HSBC Incurs £57 Million Fine in the UK for Incorrectly Classifying Deposits

ByDayne Lee

Jan 30, 2024

HSBC Holdings Plc has been subjected to a significant fine of £57.4 million (equivalent to $73 million) by UK regulatory authorities due to deficiencies related to how it classified deposits for protection in the event of bank failure. The Prudential Regulation Authority (PRA) announced this penalty, marking it as their second-largest fine ever, indicating the gravity of HSBC’s failings that spanned from 2015 to 2022. The regulatory body highlighted that HSBC’s failures particularly involved inaccuracies in identifying deposits eligible for the Financial Services Compensation Scheme (FSCS) protection.

Sam Woods, the Chief Executive Officer of the PRA, emphasized the severity of these failings, noting that they strike at the core of the PRA’s objective to ensure safety and soundness in the banking sector. He stressed the imperative for all banks to adhere strictly to the regulatory requirements concerning preparedness for resolution.

Depositor protection rules necessitate that financial firms establish robust systems, controls, and governance to guarantee prompt repayment to depositors if a firm fails. Under these rules, client deposits up to £85,000 are insured and fully reimbursed in the event of a bank’s collapse.

This fine against HSBC is surpassed only by the £87 million penalty imposed on Credit Suisse by the PRA in the previous year, related to the bank’s interactions with Archegos Capital Management. Despite this significant penalty, HSBC’s shares in London saw little fluctuation early Tuesday.

The PRA’s actions stemmed from an inquiry initiated in October 2019, when it questioned HSBC regarding the treatment of a particular client’s deposits concerning their eligibility for FSCS protection. This inquiry led HSBC to form an internal working group to assess if it was accurately marking deposits qualifying for the scheme.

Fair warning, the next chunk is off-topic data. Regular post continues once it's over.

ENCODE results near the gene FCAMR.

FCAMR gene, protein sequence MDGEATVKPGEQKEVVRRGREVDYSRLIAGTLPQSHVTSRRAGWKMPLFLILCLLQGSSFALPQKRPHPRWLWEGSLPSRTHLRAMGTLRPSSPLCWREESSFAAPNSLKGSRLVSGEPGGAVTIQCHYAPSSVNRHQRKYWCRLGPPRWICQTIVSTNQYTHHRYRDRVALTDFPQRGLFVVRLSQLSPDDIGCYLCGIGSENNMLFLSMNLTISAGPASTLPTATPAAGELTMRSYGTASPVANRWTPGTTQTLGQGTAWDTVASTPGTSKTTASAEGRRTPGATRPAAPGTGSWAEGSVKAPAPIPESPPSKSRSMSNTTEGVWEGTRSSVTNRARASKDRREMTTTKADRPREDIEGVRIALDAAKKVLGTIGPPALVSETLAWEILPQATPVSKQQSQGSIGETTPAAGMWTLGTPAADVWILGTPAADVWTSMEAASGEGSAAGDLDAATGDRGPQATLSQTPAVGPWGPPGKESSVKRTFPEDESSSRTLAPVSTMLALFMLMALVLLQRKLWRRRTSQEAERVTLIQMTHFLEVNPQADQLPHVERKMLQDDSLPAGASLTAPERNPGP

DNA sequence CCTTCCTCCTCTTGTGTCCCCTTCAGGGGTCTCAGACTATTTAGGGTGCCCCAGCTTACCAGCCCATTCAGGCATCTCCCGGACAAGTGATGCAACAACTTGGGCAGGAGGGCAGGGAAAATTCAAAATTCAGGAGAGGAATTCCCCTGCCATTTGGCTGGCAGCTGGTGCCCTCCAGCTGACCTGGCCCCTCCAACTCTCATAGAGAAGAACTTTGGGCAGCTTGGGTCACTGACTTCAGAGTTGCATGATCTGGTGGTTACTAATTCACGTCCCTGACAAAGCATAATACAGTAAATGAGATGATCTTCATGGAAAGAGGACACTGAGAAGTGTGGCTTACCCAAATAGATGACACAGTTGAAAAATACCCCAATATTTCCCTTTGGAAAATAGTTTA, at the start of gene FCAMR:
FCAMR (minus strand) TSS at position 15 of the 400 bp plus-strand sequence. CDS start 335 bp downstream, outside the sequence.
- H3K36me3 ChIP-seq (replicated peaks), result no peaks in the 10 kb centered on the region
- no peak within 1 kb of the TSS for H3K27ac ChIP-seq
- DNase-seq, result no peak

HSBC, upon realizing the extent of the issue with mismarking deposits, did not immediately inform the PRA, waiting until April 2021 to disclose the problem. This delay was highlighted in a separate notice issued on Tuesday.

The PRA, in its statement, criticized HSBC for not being sufficiently open and cooperative. The bank failed to alert the PRA for about 15 months regarding identified problems in incorrectly marking accounts as eligible for FSCS protection. This lack of timely communication was viewed as a breach of expectations by the regulatory authority, which expects firms to share such critical information fully and promptly.

Initially, HSBC faced a heftier fine of £96.5 million. However, the bank’s cooperative stance, early admission of certain regulatory breaches, and agreement to a settlement led to a reduction in the penalty, as stated by the PRA.

In response to the penalty, a spokesperson for HSBC expressed the bank’s satisfaction in resolving this matter. The spokesperson pointed out that the PRA’s final notice acknowledged HSBC’s cooperation throughout the investigation and the bank’s efforts to comprehensively address the issues at hand.

This incident underscores the importance of strict adherence to regulatory requirements and the consequences of lapses in compliance, especially in the critical area of depositor protection. It highlights the need for financial institutions to maintain rigorous systems and controls to ensure compliance with protective measures, thus safeguarding the interests of their clients and upholding the integrity of the financial system. The significant fine imposed on HSBC serves as a reminder to the banking sector of the serious implications of regulatory non-compliance and the need for transparency and cooperation with regulatory bodies.

In the broader context, this development reflects ongoing efforts by regulatory authorities to enforce compliance and ensure stability in the financial sector. Such actions are pivotal in maintaining consumer confidence and trust in financial institutions, particularly in the wake of past financial crises that have underscored the importance of robust regulatory frameworks and effective oversight. As the financial landscape continues to evolve, the role of regulatory bodies like the PRA in monitoring and enforcing compliance remains crucial in safeguarding the financial system’s resilience and reliability.


Featured image credit: William via Adobe Stock

Dayne Lee

I have a background that includes experience as a day trader in the financial sector before transitioning into my current role as an editor. My focus is on ensuring our stories are accurate and engaging for our readers, and I enjoy collaborating with our writers to provide the best news coverage possible. This journey from finance to writing has been both challenging and rewarding.